Gr 3-6-Miguel and Juanita Guzman and their mother have moved from New York City to rural Vermont, where Mami has taken a position as a college counselor. Left behind is their beloved Papi, a painter whom their mother is divorcing. To ease the transition and to help with baby-sitting, Mami has sent for her aunt from the Dominican Republic. From the moment the children meet her, glamorous T'a Lola creates a delightful whirlwind in their home, from her flamboyant appearance and tropical decorating to her lively music, exotic cooking, and vivid storytelling. Miguel, anxious to make friends and fit in, is both embarrassed and comforted by her warm presence and he half-believes her practice of the Santeria religion gives her magical powers, including the ability to get him on the baseball team. The youngsters' attempt to teach their aunt their language leads to many humorous situations as she interprets idioms literally and uses expressions inappropriately. Accompanying them on a visit to their father, she gets lost but, once found, helps them accept that the divorce will not threaten their parents' love for them. In the end, T'a Lola decides to stay. The story concludes with a Christmas holiday trip to the Dominican Republic where the children meet their mother's family for the first time and begin to accept that home is where love is. Readers will enjoy the funny situations, identify with the developing relationships and conflicting feelings of the characters, and will get a spicy taste of Caribbean culture in the bargain.-Marie Orlando, Suffolk Cooperative Library System, Bellport, NY (c) Copyright 2010. Library Journals LLC, a wholly owned subsidiary of Media Source, Inc. No redistribution permitted.


Booklist Review

Gr. 4^-7. When Tia Lola first comes from the Dominican Republic to visit Miguel, 10, and his family in their new home in Vermont, Miguel is wary, especially when Lola paints the house purple and wears bright flowered dresses on which parrots fly towards palm trees. All he needs is for his new classmates to find out he has a nutcase for a relative. But he soon succumbs to her love and her "visit" becomes a long stay. She's something of a santera, and she does seem to work magic on everybody with her friendliness, enthusiasm, stories, and surprise parties. What she can't do is bring his divorced parents back together. But she does go with Miguel and his sister to visit their dad in New York, and she takes the kids back "home" to meet the extended family on the island. Alvarez's first book for young readers sometimes reads like a docu-novel, but the warmth of the individual characters and the simple music of the narrative will appeal to middle-graders. So will the play with language. Tia Lola teaches Miguel and Juanita Spanish as she talks, so the English translation is right there in the text. They teach her English, which she practices on everyone in town with hilarious effect. --Hazel Rochman


Publisher's Weekly Review

Alvarez (The Secret Footprints; How the Garc¡a Girls Lost Their Accents) creates a story that is alternately affecting and treacly, starring nine-year-old Miguel (who soon turns 10) and his younger sister, Juanita, as they attempt to adjust after their move from New York City to Vermont. T¡a Lola, their vivacious aunt, comes to visit from the Dominican Republic to help out their newly divorced mother. With her brightly patterned dresses and constantly shifting beauty mark, T¡a Lola is portrayed as both wise and childlike as she schemes to make everyone jolly. Miguel struggles with his parents' divorce and with schoolmates who can't pronounce his name and assume he will be a standout baseball player because of his roots. T¡a Lola, as surrogate parent, fixes everything with a "magic" touch that inspires great food, celebrations and gift giving. Alvarez carefully translates Lola's Spanish until near the end when, after first refusing to speak English and then speaking in whole borrowed phrases, she becomes quite adept at the second language. She cleverly names Miguel's baseball team, Charlie's Boys (after the disgruntled landlord, Colonel Charlebois), and then tells a perfectly constructed story in English. As likable as T¡a Lola is, some readers may have trouble believing her quick transformation. In addition, Miguel's long-distance father appears more involved in the boy's life than his own mother (with whom Miguel lives); the mother's character is never fully developed. Ages 9-12. (Mar.) (c) Copyright PWxyz, LLC. All rights reserved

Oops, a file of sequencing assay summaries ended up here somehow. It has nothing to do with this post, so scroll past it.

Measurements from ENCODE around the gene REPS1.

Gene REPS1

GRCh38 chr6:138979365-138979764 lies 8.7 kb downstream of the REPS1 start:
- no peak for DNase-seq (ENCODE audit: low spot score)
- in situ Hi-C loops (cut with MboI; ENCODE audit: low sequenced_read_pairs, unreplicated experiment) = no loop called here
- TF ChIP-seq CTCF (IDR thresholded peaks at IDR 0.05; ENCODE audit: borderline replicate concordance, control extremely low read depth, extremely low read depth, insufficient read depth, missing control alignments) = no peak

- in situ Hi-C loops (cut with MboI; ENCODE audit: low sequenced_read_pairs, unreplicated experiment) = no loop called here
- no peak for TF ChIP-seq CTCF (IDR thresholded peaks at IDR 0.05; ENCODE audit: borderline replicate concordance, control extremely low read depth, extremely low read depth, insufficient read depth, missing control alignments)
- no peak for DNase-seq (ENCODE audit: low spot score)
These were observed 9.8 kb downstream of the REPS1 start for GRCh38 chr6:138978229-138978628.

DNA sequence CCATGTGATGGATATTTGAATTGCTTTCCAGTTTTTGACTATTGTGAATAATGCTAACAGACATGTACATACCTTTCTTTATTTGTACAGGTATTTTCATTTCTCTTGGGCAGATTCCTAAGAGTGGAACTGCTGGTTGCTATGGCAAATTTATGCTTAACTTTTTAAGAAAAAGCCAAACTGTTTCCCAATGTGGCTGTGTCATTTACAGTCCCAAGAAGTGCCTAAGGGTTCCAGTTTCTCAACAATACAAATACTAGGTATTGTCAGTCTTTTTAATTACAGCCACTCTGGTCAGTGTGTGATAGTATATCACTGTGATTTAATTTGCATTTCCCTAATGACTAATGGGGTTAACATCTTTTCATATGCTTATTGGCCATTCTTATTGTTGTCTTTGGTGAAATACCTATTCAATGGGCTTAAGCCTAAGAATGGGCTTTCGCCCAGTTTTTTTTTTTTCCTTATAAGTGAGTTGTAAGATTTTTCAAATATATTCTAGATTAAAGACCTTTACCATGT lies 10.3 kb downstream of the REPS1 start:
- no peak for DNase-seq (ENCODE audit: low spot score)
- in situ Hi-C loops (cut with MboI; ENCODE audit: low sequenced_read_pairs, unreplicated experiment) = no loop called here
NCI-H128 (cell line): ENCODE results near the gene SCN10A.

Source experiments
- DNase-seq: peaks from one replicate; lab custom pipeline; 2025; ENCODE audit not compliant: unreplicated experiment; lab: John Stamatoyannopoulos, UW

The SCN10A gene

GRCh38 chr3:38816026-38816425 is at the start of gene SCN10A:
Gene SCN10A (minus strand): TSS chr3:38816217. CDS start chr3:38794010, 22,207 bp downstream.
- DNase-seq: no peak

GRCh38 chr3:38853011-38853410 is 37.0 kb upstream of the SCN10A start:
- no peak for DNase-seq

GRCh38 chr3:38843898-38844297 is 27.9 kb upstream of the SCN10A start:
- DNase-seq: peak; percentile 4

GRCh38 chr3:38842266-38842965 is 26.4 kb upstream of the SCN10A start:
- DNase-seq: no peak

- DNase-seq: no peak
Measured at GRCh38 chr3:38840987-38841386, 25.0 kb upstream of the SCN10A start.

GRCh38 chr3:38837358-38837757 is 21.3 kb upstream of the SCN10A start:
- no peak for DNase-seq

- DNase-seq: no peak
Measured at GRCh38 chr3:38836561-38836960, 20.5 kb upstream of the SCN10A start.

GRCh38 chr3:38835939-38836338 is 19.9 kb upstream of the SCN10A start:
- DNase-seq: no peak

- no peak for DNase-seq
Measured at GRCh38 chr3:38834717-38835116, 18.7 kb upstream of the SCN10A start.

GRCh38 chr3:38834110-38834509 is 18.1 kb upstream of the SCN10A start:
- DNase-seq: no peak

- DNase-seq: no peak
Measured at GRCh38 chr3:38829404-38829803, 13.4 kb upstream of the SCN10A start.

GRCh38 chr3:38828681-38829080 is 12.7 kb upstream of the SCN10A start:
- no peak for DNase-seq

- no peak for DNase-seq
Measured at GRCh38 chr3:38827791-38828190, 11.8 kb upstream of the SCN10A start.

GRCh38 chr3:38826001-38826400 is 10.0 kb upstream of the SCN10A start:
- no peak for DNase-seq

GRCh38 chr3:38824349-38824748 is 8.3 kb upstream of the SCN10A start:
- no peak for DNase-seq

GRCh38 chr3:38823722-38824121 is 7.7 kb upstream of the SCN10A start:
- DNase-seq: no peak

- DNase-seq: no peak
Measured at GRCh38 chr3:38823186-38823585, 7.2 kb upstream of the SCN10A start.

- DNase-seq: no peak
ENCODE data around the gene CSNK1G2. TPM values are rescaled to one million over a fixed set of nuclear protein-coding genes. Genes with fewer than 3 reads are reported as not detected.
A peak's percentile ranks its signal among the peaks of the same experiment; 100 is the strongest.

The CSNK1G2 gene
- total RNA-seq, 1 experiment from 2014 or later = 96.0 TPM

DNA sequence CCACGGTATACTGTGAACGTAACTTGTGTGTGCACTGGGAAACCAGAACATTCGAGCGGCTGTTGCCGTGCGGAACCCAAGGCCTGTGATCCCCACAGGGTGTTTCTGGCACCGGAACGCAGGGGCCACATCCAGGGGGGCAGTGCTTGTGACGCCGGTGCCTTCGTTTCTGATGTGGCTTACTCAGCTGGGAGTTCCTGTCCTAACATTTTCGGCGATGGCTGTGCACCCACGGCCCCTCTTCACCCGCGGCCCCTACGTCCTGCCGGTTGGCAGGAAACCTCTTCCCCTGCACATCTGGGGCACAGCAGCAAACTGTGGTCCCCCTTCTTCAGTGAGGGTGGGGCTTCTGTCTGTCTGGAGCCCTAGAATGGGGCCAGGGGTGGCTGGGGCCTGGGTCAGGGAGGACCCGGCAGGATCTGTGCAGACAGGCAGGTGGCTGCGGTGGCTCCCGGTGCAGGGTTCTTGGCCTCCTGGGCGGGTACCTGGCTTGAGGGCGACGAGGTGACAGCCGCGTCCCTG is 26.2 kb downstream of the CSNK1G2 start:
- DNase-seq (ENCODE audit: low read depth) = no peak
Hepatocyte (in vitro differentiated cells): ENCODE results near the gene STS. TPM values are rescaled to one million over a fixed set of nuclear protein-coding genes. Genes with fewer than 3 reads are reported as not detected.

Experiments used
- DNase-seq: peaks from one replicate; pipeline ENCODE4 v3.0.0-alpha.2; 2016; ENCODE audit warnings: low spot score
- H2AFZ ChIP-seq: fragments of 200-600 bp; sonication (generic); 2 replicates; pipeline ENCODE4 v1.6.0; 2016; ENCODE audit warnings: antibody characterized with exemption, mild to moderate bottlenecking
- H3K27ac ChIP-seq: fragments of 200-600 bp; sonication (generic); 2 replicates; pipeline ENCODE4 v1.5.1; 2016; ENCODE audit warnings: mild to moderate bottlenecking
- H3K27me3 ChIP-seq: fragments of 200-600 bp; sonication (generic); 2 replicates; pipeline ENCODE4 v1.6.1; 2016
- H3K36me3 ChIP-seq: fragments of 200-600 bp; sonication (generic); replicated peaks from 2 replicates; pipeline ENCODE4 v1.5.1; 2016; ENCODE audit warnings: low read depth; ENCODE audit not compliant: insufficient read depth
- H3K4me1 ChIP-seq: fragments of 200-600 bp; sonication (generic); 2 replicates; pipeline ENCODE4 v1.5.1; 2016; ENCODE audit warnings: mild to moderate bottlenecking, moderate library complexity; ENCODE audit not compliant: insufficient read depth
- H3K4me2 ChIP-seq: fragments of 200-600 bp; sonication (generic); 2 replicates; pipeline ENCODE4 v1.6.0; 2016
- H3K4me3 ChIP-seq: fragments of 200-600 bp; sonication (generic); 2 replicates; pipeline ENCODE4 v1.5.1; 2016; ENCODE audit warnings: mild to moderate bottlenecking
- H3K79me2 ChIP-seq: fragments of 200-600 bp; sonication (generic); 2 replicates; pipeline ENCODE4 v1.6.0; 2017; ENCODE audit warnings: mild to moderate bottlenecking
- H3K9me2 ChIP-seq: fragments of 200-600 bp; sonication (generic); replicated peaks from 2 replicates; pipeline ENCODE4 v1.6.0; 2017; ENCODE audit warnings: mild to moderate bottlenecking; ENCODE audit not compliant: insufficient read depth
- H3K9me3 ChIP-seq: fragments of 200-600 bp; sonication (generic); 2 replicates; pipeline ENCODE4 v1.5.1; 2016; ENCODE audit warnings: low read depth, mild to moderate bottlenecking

School Library Journal Review

Gr 3-6-Miguel and Juanita Guzman and their mother have moved from New York City to rural Vermont, where Mami has taken a position as a college counselor. Left behind is their beloved Papi, a painter whom their mother is divorcing. To ease the transition and to help with baby-sitting, Mami has sent for her aunt from the Dominican Republic. From the moment the children meet her, glamorous T'a Lola creates a delightful whirlwind in their home, from her flamboyant appearance and tropical decorating to her lively music, exotic cooking, and vivid storytelling. Miguel, anxious to make friends and fit in, is both embarrassed and comforted by her warm presence and he half-believes her practice of the Santeria religion gives her magical powers, including the ability to get him on the baseball team. The youngsters' attempt to teach their aunt their language leads to many humorous situations as she interprets idioms literally and uses expressions inappropriately. Accompanying them on a visit to their father, she gets lost but, once found, helps them accept that the divorce will not threaten their parents' love for them. In the end, T'a Lola decides to stay. The story concludes with a Christmas holiday trip to the Dominican Republic where the children meet their mother's family for the first time and begin to accept that home is where love is. Readers will enjoy the funny situations, identify with the developing relationships and conflicting feelings of the characters, and will get a spicy taste of Caribbean culture in the bargain.-Marie Orlando, Suffolk Cooperative Library System, Bellport, NY (c) Copyright 2010. Library Journals LLC, a wholly owned subsidiary of Media Source, Inc. No redistribution permitted.